In acknowledging the traditional territory in which Focus Forward is situated on, one must recognize it’s longer history, dating back to the earliest establishments of European colonies. In doing this, Focus Forward acknowledges the Indigenous peoples that lived, and continue to live on this earth today. We acknowledge, and appreciate the practices and spiritualties that were tied to the land, and that continue to be tied to the land today.
Acknowledging the land is important. In order to recognize that we, as settlers and as people who are not part of First Nations or Indigenous groups, are here on their land. Focus Forward for Indigenous youth recognizes that to think about land activation and land acknowledgement is to remember that there are rich Indigenous governances that still exist, and that are ongoing into the future.
In order to acknowledge this traditional territory, one must recognize it’s longer history, dating back to the earliest of establishments of European colonies. In doing this, it acknowledges the Indigenous peoples who lived, and who continue to live upon it, as well as whose practices and spiritualties were once tied to the land, and to this day continue to develop in relationship to the territory, and the other inhabitants that are present today.
In the early 1600s, the first Europeans arrived in Southern Ontario along the north shore of Lake Ontario, which was originally known as Katarokwi (Kingston). This area was home to both the Huron-Wendat Peoples and the Haudenosaunee (pronounced: Hoe-den-oh-‘show-nee) people of the Five Nations/Iroquois confederacy, and spoke related Iroquoian languages.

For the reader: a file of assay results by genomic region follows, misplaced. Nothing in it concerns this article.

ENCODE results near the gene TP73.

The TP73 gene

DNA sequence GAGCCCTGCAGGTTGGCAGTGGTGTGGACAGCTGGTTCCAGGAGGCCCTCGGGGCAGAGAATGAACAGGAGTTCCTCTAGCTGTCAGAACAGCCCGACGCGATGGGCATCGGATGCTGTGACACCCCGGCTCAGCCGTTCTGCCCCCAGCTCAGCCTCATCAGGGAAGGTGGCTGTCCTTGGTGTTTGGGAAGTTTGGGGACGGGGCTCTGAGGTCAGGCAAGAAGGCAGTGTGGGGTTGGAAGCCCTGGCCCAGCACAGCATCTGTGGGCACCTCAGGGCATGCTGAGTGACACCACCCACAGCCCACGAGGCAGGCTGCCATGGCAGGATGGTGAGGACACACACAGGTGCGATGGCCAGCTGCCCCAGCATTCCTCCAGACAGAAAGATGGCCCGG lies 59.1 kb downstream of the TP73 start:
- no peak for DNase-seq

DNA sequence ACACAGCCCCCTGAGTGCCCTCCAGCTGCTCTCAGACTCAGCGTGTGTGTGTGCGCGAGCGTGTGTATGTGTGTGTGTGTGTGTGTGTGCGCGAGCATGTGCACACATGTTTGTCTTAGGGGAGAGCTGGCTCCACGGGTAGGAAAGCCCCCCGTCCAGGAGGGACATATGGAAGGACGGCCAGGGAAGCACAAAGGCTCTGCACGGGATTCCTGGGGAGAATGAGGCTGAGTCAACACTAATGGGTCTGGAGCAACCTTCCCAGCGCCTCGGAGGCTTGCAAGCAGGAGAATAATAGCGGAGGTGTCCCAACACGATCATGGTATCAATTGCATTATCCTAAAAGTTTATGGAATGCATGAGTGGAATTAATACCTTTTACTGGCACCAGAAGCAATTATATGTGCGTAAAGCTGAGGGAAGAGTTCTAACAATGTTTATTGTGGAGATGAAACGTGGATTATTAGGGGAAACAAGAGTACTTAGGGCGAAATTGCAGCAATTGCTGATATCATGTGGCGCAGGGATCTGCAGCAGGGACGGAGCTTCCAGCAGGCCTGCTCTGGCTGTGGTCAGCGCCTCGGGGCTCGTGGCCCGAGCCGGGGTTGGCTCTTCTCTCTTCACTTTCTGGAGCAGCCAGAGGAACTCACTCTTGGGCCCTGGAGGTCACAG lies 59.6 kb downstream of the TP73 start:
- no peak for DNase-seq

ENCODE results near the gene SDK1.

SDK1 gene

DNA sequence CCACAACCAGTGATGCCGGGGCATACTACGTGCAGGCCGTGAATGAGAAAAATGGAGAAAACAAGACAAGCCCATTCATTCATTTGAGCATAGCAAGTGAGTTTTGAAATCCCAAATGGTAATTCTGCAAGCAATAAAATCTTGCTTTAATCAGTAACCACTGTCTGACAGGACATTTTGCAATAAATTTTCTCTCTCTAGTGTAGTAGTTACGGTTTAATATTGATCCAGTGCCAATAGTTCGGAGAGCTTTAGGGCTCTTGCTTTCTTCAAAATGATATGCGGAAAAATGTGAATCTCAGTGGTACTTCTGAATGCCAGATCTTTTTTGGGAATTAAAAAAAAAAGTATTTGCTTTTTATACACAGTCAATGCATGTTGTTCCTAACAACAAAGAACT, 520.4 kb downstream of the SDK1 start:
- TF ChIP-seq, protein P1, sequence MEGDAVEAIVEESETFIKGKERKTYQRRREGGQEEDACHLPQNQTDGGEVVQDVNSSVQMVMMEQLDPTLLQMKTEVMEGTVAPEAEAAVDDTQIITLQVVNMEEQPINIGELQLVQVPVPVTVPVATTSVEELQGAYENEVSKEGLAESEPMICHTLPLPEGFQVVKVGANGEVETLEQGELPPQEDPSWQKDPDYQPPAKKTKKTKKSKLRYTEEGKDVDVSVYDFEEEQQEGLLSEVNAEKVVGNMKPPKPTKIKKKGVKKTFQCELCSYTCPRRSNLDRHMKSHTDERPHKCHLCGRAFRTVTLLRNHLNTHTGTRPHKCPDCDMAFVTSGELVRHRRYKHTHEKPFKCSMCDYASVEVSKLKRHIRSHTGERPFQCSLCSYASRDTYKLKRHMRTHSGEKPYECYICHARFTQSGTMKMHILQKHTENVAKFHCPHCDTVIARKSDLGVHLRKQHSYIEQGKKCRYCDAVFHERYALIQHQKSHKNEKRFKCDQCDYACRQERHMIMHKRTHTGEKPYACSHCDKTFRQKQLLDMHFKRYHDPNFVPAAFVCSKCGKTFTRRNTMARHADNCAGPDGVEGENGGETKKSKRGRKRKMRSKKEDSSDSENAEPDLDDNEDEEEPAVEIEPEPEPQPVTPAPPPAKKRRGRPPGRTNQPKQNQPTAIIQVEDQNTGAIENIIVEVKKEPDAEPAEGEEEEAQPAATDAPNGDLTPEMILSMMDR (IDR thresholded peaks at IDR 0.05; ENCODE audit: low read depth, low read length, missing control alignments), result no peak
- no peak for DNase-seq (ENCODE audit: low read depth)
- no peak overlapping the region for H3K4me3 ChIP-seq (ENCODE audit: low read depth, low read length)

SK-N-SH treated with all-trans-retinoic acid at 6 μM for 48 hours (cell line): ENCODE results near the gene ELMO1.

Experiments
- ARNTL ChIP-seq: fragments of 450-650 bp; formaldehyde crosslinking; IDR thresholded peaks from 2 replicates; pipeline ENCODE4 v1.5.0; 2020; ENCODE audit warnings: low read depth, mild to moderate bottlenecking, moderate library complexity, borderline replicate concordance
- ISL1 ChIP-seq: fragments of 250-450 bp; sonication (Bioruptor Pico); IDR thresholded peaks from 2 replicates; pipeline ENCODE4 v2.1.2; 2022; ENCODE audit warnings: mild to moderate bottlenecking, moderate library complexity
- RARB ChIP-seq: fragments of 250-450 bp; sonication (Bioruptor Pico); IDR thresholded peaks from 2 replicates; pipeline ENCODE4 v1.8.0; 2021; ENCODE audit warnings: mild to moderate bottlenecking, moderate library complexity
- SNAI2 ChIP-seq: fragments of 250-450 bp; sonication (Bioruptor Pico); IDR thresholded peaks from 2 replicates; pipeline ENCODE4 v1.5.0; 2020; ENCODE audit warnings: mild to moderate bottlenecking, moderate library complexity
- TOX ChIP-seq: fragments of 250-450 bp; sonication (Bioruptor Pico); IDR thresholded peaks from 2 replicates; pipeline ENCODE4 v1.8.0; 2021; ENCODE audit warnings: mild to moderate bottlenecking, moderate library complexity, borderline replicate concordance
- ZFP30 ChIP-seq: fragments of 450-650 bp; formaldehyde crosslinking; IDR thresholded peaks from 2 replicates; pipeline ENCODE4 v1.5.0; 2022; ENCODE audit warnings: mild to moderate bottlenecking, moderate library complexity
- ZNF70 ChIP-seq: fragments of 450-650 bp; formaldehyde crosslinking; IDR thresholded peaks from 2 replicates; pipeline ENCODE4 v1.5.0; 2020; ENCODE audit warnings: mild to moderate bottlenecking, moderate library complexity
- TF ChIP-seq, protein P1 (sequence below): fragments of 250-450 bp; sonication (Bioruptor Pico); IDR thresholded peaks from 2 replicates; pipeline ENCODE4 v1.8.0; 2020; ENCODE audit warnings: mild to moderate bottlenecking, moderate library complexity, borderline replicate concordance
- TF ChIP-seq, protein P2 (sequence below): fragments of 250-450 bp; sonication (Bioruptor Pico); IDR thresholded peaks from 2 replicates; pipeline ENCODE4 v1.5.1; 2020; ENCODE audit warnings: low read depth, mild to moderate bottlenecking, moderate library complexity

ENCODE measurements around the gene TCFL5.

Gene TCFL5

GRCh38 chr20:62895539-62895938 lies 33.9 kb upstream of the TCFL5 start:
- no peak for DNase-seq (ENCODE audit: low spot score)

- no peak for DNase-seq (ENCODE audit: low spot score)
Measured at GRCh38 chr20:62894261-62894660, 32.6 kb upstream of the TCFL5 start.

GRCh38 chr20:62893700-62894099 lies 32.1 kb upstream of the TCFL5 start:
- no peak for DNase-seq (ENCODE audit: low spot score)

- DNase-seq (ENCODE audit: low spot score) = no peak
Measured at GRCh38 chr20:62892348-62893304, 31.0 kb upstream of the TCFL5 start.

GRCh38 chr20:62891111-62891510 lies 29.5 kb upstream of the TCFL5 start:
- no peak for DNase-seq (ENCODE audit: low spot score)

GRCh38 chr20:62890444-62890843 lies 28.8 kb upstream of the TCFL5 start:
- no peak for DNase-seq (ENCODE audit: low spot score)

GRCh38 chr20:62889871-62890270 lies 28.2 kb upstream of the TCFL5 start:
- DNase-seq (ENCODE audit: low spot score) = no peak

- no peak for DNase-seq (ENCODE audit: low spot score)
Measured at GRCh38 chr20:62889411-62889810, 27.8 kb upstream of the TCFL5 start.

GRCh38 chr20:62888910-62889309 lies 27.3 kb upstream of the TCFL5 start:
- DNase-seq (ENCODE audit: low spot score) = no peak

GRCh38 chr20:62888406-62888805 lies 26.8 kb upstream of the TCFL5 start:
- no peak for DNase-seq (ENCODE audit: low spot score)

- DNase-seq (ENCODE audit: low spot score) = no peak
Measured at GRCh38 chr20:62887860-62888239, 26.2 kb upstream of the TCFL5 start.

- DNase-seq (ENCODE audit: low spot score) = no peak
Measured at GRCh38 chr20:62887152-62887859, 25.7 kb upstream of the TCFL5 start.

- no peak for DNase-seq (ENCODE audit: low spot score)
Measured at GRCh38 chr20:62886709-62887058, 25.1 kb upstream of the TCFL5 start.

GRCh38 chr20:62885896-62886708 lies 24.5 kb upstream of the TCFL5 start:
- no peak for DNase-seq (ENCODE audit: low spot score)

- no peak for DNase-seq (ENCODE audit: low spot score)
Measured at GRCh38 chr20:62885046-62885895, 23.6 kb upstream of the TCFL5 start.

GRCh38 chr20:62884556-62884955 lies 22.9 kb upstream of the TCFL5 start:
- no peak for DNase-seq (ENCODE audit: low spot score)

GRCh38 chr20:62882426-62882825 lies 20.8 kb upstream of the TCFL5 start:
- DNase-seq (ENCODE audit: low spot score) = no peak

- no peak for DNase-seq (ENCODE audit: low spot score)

As well, another population of Indigenous peoples inhabited the land, and are known as the Anishinaabek (pronounced A-nish-in-‘a-beg), meaning Original People or Good People in their language known as Anishinaabemowin. The Anihshinaabek lived along the St. Lawrence, around the Great Lakes and what is now Northern Ontario, Michigan, Manitoba, Saskatchewan and Minnesota. The Anishinaabek is made up of the Ojibwe, Potawatomi, Odawa (Ottawa), Chippewa, Mississauga, Saulteaux, Nipissing and Algonquin people, however the area was specifically inhabited by the Mississauga and Algonquin peoples.
The Anishinaabek peoples all speak the Anishinaabemowin language, which is a member of the Algonquian language family.
In 1758, the British established a more permanent colony along the north shore of Lake Ontario, particularly in the Kingston area. The Mississauga peoples gave up their land in Kingston and the surrounding territory to the British Crown in 1783 with the signing of the Crawford Purchase. While trading between the Iroquois Confederacy and Anishinaabek peoples continued in Kingston, sympathizers with the British during the American Revolution of 1776 moved into Upper Canada, which continued into the early 1800’s.
The Iroquois Six Nations Confederacy, meaning People of the Longhouse, have five communities that range across southern Ontario, eastern Quebec and south into New York State. The Tyendinaga Mohawks of the Bay of Quinte is the closest First Nations reserve community to Kingston and the only government-recognized territory within the Kingston area. Today, the Anishinaabek and Haudenosaunee continue to represent the Indigenous population in Kingston. As well, there is a significant Metis population in the area, and other First peoples from other Nations across Turtle Island.